Here in the latest of the fine Apollos Old Testament Commentary series published by IVP we find a surprising volume solely on the little book of Ruth. Though often attached to Judges in the commentary world, this book is often more loved and well known than its larger companions. Most Christians love studying Ruth. Daniel Hawk gives us a thoughtful volume on Ruth that, in my judgment, takes its own track. In analyzing structure he reads ethnicity as a key component to understanding Ruth. While there are theological points to the Israel versus Moab points of the story and the ironic turn of events, I cannot personally elevate that as highly as he does as the crux of understanding Ruth. Still, it highlights points other commentaries miss.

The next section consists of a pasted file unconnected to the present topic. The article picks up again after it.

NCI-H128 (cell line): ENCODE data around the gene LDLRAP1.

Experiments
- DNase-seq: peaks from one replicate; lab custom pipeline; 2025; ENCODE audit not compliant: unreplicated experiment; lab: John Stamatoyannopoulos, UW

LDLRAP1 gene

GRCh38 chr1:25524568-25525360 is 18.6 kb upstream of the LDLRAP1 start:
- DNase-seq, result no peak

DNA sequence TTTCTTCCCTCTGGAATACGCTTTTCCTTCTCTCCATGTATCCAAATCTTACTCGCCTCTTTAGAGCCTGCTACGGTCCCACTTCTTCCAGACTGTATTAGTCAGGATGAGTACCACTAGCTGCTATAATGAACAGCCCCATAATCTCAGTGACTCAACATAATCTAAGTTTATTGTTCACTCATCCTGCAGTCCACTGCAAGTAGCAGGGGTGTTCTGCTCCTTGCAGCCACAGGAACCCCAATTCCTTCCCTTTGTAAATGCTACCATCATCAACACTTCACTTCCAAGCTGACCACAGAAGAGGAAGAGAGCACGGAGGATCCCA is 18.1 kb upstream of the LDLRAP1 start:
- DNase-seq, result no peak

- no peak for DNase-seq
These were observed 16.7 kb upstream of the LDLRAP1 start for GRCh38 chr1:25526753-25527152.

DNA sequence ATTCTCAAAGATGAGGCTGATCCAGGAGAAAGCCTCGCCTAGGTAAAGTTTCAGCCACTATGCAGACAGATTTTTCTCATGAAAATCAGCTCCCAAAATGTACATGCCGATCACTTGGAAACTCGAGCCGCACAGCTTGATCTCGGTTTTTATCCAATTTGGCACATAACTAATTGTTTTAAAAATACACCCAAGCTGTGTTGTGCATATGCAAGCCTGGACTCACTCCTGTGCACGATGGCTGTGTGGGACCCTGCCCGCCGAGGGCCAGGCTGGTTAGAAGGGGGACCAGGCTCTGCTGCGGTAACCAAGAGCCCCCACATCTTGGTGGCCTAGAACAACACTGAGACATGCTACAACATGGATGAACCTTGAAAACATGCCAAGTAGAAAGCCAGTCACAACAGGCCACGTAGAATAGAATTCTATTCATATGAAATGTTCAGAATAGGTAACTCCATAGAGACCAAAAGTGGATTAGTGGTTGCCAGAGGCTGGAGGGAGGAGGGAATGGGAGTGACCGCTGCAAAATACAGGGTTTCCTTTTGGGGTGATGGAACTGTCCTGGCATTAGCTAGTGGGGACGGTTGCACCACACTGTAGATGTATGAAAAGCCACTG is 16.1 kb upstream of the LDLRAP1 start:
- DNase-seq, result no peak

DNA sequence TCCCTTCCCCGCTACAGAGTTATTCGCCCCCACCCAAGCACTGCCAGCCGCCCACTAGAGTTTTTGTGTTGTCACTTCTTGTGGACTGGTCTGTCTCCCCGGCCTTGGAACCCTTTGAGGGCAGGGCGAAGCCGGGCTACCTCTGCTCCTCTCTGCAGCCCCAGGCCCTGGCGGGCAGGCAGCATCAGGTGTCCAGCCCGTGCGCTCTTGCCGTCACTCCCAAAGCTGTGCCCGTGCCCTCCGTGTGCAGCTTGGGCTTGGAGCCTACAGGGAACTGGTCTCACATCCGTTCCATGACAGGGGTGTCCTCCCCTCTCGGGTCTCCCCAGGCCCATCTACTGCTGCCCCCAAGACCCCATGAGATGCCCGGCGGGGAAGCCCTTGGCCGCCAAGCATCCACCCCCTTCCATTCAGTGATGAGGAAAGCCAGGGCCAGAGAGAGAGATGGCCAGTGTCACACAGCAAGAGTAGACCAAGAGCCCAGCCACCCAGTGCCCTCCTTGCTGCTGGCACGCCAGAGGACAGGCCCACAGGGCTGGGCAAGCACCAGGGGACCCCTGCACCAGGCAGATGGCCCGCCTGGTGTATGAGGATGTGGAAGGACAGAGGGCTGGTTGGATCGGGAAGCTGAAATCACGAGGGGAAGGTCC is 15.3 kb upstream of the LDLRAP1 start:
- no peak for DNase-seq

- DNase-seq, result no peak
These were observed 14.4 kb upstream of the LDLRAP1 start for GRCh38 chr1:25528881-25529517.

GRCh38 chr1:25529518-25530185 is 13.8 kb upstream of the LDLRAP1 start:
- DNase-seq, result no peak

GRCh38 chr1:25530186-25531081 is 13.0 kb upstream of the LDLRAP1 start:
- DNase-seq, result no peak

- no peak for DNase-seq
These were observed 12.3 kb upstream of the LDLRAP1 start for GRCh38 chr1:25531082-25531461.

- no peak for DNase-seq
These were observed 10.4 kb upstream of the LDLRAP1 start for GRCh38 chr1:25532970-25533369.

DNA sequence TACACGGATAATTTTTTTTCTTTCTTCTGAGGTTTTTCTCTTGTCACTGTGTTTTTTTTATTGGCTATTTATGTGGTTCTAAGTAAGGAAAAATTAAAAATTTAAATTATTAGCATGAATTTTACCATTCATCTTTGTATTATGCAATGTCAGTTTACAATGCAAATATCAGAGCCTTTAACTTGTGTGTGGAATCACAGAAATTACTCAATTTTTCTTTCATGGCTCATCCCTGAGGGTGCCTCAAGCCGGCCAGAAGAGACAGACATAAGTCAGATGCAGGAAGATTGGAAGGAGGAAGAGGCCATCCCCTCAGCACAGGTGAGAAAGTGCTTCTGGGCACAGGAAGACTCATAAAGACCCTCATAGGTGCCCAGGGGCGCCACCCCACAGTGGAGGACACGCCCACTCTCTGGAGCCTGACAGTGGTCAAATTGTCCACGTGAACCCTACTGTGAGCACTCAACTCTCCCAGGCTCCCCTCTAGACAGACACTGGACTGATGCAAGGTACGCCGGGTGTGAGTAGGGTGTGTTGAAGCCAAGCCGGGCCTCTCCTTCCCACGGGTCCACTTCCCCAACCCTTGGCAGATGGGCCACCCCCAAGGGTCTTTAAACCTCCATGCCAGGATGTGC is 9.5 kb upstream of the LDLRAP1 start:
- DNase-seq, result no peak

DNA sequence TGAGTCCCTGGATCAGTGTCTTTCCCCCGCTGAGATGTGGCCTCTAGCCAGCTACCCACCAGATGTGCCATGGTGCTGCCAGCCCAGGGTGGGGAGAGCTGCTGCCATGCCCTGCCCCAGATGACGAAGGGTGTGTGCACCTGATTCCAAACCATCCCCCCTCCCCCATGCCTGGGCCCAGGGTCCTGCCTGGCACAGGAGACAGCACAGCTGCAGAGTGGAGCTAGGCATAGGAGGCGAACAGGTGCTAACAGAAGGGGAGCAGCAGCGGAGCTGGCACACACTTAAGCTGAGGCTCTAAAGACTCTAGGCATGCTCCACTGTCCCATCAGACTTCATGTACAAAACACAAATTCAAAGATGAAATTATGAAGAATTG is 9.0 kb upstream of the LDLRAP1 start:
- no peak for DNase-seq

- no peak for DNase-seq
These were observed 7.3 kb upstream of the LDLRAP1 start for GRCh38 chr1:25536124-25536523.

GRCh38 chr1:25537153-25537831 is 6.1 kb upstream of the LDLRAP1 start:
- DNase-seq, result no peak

His Introduction covers the normal territory and he well summarizes what scholarship has so far thought. His discussion on how some classify the book—true story, idyll, novella, folk tale—only reminds me that such discussions would never have arisen had not scholarship decided to attack the historicity of the Bible in generations past. While I agree with his assessment that Ruth “resists classification”, I wish he had given a stronger word on its complete veracity.
What is valuable is the perceptive observations he often makes that you can use as a takeoff to study. For example, he says, “While the narrator begins and ends with males, the first and last characters to speak in the story are women.” I found myself underlining many such observations in both the Introduction and the Commentary itself.
This volume would not be my first choice on Ruth, but I count it a helpful additional resource and well worth having. The Apollos continues to shape up as a fine series.
I received this book free from the publisher. I was not required to write a positive review. The opinions I have expressed are my own. I am disclosing this in accordance with the Federal Trade Commission’s 16 CFR, Part 255.